Colombia’s Afro-descendant people achieved recognition of their collective tenure rights under the 1991 National Constitution and Law 70 of 1993. In the 24 years that followed the passing of Law 70, the Colombian government recognized 5.53 million hectares of collective Afro-descendant territory. However, 95.3% of these lands were titled in the Pacific region, and only 4.6% in other areas of the country. The ‘pacific-centered’ interpretation and implementation of Law 70 excluded other Afro-descendant community councils requesting recognition of their collective lands.
In 2016 and 2017, PCN, Pontifical Javeriana University, and Rights and Resources Initiative (RRI) worked together to reopen the path to recognition of Afro-Colombian collective land rights. Though their collaboration they helped to build a movement that achieved an agreement with the Government’s National Land Agency (ANT) to resolve the land claims of 271 Afro-descendent Community Councils.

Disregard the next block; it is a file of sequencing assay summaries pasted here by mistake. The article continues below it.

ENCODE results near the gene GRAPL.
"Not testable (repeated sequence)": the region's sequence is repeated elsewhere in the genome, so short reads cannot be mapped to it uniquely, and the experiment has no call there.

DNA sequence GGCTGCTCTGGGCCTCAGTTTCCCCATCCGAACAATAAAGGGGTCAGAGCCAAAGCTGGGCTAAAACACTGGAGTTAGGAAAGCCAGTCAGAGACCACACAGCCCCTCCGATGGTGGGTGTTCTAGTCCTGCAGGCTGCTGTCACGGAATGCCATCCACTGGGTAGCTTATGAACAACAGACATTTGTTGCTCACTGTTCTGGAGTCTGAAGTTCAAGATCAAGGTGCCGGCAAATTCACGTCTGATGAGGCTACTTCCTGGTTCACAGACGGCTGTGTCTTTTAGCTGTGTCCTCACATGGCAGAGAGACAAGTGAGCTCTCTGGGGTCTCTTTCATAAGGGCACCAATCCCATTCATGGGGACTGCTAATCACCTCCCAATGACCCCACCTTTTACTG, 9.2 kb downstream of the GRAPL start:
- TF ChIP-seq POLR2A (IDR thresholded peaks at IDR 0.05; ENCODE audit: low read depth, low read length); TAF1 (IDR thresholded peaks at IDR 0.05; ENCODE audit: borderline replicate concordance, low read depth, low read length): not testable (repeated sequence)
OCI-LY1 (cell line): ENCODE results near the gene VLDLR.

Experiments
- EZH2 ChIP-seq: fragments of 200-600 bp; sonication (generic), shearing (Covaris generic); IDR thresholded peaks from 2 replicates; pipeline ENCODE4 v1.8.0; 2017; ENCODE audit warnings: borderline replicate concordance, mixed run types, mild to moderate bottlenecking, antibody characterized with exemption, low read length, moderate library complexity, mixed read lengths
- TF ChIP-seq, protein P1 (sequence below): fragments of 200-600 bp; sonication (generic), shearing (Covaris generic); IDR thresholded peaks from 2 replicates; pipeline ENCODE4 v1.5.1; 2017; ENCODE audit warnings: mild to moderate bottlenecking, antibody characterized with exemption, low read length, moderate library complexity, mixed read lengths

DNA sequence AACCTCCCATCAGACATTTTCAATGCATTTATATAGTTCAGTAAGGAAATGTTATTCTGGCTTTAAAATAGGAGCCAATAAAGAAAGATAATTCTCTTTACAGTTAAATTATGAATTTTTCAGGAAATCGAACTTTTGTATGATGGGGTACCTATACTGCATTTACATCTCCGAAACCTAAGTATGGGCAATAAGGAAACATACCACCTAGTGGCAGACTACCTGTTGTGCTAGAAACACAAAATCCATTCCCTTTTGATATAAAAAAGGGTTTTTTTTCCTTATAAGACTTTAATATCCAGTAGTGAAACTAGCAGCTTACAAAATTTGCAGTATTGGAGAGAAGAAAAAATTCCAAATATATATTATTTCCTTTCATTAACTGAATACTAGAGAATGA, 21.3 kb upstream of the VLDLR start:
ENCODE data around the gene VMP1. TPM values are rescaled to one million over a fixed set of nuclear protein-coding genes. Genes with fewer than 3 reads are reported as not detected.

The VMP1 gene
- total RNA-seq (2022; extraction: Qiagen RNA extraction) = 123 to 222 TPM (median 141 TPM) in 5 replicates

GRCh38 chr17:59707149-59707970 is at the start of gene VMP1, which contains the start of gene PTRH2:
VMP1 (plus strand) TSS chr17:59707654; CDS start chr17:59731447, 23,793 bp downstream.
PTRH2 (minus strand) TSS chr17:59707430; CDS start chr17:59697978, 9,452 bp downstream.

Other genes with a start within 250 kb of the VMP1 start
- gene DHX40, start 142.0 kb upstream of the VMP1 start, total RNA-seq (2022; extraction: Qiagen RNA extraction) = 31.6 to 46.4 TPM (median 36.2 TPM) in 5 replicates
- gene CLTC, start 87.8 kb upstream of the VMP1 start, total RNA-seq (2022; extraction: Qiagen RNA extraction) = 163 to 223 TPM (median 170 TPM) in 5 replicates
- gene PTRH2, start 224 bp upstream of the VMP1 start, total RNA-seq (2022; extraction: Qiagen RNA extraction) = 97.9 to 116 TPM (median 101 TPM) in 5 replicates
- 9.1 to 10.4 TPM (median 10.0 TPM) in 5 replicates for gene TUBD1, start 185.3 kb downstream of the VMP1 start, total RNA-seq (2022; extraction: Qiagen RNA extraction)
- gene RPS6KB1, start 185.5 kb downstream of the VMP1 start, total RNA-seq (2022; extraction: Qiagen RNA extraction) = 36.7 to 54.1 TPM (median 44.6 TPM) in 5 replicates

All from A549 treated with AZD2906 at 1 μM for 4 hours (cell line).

In addition to advocating for Afro-Colombian land rights, the partners took several steps that set the stage for scaling Afro-descendent collective tenure across the country. They collected special data on Afro-descendant land claims and established a geographic information system at the University’s Observatory for Ethnic and Peasant Territories (OTEC). They produced an analysis of the vulnerability of collective lands without legal recognition to overlapping claims with large-scale development projects. In addition, they set up a technical roundtable that identified and prioritized claims for resolution. Roundtable members included ANT, PCN, OTEC, RRI, and the Attorney General Delegate for Agrarian Issues and Land Restitution. Among the priorities, the roundtable members identified several high-priority emblematic cases for titling that are located in politically or culturally significant regions. Resolution of the emblematic cases could establish new legal or political precedents, help to overcome significant legal obstacles or challenges, and provide symbols of achievement in Afro-descendant people’s long struggle for their land rights.